1. Computing

Corona SDK: How to Layer Graphics, Move Graphics and Bring Graphics to Front

Using the Corona SDK to Manipulate Graphics

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A main component of AnscaMobile's Corona SDK is the display object, which can not only be used to draw graphics to the screen, but also to arrange those graphics in groups that can be easily manipulated to layer graphics, move graphic objects around the screen and bring a layer of graphics to the front.

This tutorial will teach you the basics of using display groups to organize the graphical objects in your project. This will be demonstrated by creating two different layers, one representing the normal screen and another representing a modal layer to placed on top of it. In addition to layering the graphics, we'll also use the transition object to move the entire modal group.

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Note: In order to follow along with this tutorial, you will need a background image, a button image and the "ui.lua" class available from the enhanced UI library. You can get the button image from the button sample of code that comes with the Corona SDK. The ui.lua file can be downloaded here and the background image can be anything you choose. These files must be in the same directory as the one you use to build this tutorial.

To get started, we'll open a new file called main.lua and begin building our code:


local ui = require("ui");

displayMain=display.newGroup();
displayScreen=display.newGroup();
displayModal=display.newGroup();

This section of code sets up our ui library and declares through display groups: displayMain, displayScreen and displayModal. The displayMain group will be used to hold all of the other display groups within the project, allowing us to layer the graphic groups within the same main group.


function setupScreen()
  displayMain:insert(displayScreen);
  displayMain:insert(displayModal);

  displayScreen:toFront();
  displayModal:toFront();
  
end

The setupScreen function demonstrates how to add display groups to the main display group. We also use the toFront() function to set up the different graphic layers, with the layer we want on top all of the time declared last.

In this example, it is not really needed to move the displayScreen to the front since it will default to being below the displayModal group, but it is good to get into the habit of explicitly layering each display group. Most projects will end up with more than two layers.


function screenLayer()
  local background=display.newImage("background.png",0,0);
  displayScreen:insert(background);
end

The screenLayer function simply displays our test background image and places it within the displayScreen group to show how the layers work.


function setupModal()	
	local bg = display.newRect( 0, 0, 320, 480 );
	bg:setFillColor( 128, 128, 128, 255);
	displayModal:insert(bg);
	
	local btn= ui.newButton {
		defaultSrc = "button.png" , defaultX = "200" , defaultY = "50",
		overSrc = "button.png" , overX = "200" , overY = "50",
		size=16, 
		onEvent = modal_event,
		id = "modal_exit" }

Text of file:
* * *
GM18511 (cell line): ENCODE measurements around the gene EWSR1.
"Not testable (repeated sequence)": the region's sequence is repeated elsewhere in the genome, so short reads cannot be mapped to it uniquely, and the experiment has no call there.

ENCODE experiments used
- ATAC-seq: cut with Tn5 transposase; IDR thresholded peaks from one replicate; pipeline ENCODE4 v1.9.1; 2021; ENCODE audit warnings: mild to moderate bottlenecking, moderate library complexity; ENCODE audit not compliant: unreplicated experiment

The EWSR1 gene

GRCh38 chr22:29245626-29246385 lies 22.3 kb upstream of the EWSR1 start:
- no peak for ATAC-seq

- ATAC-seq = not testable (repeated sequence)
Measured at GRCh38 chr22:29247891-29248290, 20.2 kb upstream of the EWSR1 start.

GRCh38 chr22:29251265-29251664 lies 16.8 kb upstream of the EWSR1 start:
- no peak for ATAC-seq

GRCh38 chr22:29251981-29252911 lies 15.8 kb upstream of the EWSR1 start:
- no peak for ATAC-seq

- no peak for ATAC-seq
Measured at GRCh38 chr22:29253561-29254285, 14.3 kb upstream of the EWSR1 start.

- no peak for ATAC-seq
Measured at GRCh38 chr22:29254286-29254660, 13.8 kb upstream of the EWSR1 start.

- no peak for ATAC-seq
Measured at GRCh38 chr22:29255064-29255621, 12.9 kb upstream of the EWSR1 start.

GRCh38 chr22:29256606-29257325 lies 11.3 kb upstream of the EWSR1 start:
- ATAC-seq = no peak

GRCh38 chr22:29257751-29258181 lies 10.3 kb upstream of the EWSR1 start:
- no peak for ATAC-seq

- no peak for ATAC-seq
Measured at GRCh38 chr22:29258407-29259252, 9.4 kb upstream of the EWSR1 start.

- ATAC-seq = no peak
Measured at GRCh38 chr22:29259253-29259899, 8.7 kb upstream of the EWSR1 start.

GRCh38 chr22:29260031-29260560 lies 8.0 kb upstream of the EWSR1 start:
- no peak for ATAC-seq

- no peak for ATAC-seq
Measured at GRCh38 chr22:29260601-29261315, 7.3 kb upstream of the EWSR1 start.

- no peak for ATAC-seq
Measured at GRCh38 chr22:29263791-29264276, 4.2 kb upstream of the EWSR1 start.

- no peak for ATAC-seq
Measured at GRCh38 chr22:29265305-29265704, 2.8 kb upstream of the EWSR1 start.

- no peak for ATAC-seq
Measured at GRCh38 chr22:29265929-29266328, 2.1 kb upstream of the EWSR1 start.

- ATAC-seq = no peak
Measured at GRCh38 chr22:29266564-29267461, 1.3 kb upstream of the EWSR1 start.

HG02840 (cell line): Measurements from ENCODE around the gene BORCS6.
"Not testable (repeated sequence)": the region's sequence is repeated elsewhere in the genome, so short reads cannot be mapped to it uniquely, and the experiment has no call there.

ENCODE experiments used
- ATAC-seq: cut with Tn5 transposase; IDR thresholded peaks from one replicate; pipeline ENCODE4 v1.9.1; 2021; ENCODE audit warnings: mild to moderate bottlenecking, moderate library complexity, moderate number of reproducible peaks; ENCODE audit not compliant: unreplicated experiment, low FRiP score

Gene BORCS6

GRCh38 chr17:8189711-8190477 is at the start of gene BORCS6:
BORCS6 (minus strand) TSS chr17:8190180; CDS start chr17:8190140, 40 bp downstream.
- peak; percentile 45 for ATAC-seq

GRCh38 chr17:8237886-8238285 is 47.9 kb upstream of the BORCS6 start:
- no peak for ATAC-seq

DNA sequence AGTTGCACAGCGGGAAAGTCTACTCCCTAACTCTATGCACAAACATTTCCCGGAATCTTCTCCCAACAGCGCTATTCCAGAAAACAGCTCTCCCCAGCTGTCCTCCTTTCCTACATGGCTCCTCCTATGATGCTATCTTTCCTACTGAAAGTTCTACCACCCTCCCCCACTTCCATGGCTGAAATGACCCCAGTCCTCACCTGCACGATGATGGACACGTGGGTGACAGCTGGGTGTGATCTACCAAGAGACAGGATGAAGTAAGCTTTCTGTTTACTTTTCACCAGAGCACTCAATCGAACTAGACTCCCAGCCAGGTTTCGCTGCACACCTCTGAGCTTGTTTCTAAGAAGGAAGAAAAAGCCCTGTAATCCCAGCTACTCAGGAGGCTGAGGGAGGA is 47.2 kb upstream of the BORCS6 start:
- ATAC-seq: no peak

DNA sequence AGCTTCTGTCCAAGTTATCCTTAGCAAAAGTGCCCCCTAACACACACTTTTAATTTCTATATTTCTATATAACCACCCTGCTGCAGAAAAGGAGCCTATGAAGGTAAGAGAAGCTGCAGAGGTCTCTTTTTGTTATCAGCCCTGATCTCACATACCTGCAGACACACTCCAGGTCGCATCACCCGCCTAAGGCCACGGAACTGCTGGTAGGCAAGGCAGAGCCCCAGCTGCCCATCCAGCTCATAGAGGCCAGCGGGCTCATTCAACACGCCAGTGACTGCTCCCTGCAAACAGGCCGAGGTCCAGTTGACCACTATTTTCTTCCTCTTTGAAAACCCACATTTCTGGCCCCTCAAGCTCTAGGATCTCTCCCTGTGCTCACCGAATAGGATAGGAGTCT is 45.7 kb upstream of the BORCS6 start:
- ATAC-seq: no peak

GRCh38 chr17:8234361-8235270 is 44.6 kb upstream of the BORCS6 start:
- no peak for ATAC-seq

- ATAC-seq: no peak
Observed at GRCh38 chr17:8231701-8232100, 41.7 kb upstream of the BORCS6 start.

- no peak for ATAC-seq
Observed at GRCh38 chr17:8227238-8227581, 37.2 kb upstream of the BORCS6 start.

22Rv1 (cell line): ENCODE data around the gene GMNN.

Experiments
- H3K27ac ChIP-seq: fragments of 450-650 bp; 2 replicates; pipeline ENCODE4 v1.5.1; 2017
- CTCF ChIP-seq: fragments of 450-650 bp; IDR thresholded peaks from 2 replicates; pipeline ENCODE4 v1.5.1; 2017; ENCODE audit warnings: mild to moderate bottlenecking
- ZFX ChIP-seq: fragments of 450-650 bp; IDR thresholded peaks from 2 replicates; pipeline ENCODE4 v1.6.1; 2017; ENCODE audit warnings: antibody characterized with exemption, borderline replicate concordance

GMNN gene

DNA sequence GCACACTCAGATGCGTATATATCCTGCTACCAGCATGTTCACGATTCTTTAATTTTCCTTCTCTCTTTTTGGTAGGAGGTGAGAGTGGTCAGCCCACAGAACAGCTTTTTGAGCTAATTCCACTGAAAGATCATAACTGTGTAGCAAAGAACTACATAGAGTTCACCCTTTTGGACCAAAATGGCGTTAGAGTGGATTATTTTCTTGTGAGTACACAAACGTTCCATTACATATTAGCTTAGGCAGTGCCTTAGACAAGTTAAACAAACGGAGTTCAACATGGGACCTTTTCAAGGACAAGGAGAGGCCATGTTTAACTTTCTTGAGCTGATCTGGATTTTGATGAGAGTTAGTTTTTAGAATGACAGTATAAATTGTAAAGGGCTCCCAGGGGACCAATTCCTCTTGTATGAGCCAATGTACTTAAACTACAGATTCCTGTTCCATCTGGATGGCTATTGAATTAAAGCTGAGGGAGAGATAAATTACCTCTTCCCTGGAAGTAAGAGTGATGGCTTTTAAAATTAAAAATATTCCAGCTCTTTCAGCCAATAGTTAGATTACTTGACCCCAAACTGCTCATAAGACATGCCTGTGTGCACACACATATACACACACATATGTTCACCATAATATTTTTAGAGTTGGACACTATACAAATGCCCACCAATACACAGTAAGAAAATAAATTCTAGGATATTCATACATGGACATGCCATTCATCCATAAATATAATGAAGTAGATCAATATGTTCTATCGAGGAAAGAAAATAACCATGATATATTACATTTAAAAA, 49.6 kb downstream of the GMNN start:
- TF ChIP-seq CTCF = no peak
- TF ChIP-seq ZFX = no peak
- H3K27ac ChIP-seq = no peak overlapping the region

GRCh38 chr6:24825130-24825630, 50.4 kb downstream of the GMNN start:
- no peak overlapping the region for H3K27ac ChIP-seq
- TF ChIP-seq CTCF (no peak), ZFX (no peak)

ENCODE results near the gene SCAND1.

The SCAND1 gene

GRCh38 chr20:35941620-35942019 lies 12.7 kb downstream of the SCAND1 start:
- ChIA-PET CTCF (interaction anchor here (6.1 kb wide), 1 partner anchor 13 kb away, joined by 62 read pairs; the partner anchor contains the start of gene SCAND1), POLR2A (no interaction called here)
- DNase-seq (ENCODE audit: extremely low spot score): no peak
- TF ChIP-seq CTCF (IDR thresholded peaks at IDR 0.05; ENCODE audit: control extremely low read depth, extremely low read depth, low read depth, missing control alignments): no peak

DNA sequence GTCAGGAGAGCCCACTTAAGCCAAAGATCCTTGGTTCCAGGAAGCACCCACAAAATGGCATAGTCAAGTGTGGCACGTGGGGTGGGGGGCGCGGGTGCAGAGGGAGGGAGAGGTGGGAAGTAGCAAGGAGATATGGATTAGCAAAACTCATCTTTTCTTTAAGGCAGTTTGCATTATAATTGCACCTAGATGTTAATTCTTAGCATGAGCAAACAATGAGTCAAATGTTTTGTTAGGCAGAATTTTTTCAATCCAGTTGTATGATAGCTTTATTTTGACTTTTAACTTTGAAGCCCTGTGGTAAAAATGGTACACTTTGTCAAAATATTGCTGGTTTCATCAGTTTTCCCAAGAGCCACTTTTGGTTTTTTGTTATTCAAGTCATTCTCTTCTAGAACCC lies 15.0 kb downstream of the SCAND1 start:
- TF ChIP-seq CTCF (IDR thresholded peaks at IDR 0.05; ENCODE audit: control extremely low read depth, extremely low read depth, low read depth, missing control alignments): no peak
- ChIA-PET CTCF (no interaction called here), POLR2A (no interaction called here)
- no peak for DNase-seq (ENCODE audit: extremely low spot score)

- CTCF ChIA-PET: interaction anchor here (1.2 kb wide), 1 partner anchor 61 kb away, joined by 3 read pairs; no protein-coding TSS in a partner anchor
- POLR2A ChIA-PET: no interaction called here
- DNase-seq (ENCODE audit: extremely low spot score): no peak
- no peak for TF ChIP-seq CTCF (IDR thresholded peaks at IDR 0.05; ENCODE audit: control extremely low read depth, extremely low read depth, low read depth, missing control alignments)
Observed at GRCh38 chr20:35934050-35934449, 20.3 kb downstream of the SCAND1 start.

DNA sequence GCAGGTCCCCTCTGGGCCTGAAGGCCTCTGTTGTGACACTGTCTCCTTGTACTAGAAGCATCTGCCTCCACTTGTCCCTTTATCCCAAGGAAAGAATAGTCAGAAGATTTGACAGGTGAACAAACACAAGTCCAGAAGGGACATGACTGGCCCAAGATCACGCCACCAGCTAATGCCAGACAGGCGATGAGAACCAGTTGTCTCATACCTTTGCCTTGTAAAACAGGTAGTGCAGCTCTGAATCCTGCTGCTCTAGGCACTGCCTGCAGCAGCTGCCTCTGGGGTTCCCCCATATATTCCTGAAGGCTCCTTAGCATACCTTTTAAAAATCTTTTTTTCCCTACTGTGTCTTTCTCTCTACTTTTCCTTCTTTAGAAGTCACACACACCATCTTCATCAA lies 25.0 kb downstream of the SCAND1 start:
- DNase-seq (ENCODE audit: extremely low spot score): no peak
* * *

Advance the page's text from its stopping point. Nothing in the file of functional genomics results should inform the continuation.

btn.x=160;
	btn.y=440;
	btn:setText("Done");	
	displayModal:insert(btn);

	displayModal.x=displayModal.x-320;
	transition.to(displayModal,{time=200, x=(displayModal.x+320)});

end

The setupModal function writes a set of graphics to the screen and uses the transition.to function to animate the entire group sliding into place from off the screen. Notice how each graphical object is inserted into the displayModal group. Also note that buttons and other UI elements can be inserted into the group.


function dismissModal()
  for i=displayModal.numChildren,1,-1 do
    displayModal[i].parent:remove(displayModal[i]);
  end
end

The important thing to note about the dismissModal function is how we iterate through the displayModal group backwards. This allows us to cleanly remove each display item.

Think of this as having a group of numbers from one to five. If we remove one first, the number three is suddenly the second object. But if we remove five first, the number three remains the third object in the group.


function modal_event(event)
  local button=event.id;
	
  if (event.phase=='release') then
    if (button=='modal_exit') then
      dismissModal();
    end
  end
end

We'll use the modal_event function to call the dismissModal function and remove the objects within the displayModal group.


setupScreen();
setupModal();
timer.performWithDelay(500,screenLayer);

Now that we have our code in place, we'll call the functions to set everything in motion. The setupScreen() puts our display groups within a main group and sets up the layers.

We call our setupModal() function next to demonstrate how this group of graphics will remain on top even when other graphics are being displayed later.

Last, we call screenLayer with timer.performWithDelay, ensuring the main screen graphics are called well after setupModal runs.

Without creating the display groups and using the toFront() function to create layers, the image used within the screenLayer function would pop up on top of our modal screen. But because of the layers, the modal group remains on top until dismissed.

This functionality will work with multiple layers and the display groups can be moved directly by setting the x and y variables or moved through the transition.to function. You can also use the toFront() function at any time to bring a group to the top layer.

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